So i am thinking about starting to use CO2 for my 10g tank.
I am a little overwhelmed by all the info out there on kits, and DIY and all that jazz.
DIY seems simple enough, but im a little perplexed. shouldnt i try to regulate the amount of co2 going into the tank? how much is enough? too much? what to do during lights off hours, shouldnt it be off? just take the diffuser out of the water?
For the DIY, there's little chance of overdosing just because so little is created, but you do take the diffuser out of the water at night just to be safe. If you check amazon, there are quite a few mini systems made for 10-20 gallon tanks, ranging from 22-100 dollars.
Depending on the plants you're considering for a tank of that size, you may not even need it, and it would just be an added expense and a pain. Excel is always an option too, since the tank is small, the bottled co2 would be a lot cheaper.
these are the plants i have: Riccia Fluitans, 2" x 3" portion, Pigmy Chain Sword, Echinodorus tenellus, Narrow Leaf, Cryptocoryne undulata, Hygrophila corymbosa, Bacopa Carolina, Wisteria, a marimo ball, dwarf hairgrass, and java fern.
DHG doesn't NEED co2, it just grows really slowly without it.
Many people dose with Flourish and Flourish Excel, and find that suffices without the extra complexity of co2.
The Hagen system you linked works great, by all the reports I've read. I recently did a lot of research, and I nearly picked it up myself but decided to stick with Flourish and Flourish Excel for a while longer before I go co2, for a few particular reasons (that won't be an issue for you).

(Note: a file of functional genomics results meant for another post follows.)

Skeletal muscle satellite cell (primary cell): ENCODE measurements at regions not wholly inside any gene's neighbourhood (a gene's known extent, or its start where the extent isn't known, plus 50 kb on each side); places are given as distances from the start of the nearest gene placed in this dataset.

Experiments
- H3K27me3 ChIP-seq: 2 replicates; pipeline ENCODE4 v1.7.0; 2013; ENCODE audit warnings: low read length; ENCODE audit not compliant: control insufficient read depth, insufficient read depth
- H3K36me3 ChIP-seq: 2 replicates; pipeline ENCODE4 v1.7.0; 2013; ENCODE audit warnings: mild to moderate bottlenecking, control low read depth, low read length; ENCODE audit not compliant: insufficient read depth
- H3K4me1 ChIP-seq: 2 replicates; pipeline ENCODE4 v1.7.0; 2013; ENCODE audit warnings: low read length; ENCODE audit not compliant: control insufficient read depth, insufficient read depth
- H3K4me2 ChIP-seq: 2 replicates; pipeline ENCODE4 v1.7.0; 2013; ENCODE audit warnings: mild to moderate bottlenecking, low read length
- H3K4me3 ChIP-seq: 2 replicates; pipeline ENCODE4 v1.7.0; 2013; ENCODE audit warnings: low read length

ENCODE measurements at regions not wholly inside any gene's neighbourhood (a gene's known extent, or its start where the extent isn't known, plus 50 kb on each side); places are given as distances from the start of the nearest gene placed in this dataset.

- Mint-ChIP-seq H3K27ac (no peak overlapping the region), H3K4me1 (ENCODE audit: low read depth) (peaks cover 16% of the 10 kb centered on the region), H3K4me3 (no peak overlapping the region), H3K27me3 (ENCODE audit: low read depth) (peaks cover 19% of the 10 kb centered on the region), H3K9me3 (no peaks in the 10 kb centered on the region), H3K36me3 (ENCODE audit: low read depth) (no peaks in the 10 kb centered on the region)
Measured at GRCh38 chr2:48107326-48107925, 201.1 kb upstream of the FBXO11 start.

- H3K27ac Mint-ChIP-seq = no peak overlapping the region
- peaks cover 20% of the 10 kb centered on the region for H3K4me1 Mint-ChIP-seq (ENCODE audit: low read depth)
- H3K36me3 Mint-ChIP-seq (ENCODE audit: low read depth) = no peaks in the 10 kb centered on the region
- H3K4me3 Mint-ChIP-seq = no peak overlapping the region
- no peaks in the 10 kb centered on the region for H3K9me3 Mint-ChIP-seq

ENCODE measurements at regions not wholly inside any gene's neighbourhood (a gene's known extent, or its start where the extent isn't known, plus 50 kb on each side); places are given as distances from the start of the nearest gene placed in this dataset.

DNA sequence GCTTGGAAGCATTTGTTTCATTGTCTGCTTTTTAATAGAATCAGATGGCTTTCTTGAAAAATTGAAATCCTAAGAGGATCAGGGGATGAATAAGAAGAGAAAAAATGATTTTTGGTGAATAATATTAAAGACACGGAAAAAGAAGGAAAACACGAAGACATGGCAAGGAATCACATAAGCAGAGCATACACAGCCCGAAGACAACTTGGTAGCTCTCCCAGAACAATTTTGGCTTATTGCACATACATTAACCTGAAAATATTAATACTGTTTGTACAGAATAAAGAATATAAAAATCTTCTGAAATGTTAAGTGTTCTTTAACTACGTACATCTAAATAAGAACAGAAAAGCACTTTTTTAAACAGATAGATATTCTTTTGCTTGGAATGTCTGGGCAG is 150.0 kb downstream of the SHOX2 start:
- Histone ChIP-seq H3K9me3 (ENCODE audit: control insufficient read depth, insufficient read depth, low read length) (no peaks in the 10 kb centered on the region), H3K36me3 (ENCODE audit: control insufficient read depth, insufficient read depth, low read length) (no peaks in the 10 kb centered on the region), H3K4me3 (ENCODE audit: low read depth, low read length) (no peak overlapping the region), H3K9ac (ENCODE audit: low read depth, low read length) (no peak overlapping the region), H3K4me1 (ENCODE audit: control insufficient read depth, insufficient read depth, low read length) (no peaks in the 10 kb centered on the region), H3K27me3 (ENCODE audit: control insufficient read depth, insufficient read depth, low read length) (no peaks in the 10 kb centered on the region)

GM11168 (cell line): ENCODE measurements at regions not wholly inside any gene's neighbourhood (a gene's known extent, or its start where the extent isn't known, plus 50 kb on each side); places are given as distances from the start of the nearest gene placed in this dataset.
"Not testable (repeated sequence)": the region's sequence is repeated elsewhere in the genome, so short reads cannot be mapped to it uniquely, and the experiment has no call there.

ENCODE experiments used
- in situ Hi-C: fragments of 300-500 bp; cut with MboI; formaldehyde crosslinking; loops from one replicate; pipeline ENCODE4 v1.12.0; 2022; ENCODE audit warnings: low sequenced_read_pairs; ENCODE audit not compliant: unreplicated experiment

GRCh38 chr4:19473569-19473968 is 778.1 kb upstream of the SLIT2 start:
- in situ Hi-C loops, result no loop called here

The Hagen system is just a fancy store-built DIY system. You don't have to jury-rig gaterade bottles and epoxy airlines. It's a really nice, if somewhat small, DIY container that you're paying for. The ladder is huge, and many people end up switching to a regular diffuser instead. The pre-mixed mixtures are really overpriced... most people don't bother with them, or at least just use up the first included batch and then move to simple recipes. There are many listed in the Amazon reviews, really easy to pick the one you like, just add the right amounts of baking soda, yeast, sugar and warm water and that's it (same as any DIY bottles).
In short, if you have the spare $30 (I saw the same kit at Amazon a week ago for $22, so the price fluctuates, just FYI), it's a very low-hassle way to get into DIY co2. If the $30 (or $22, if you're patient) seems a bit high just for a nicer, more attractive DIY bottle, just go with the usual gatorade/water bottle method.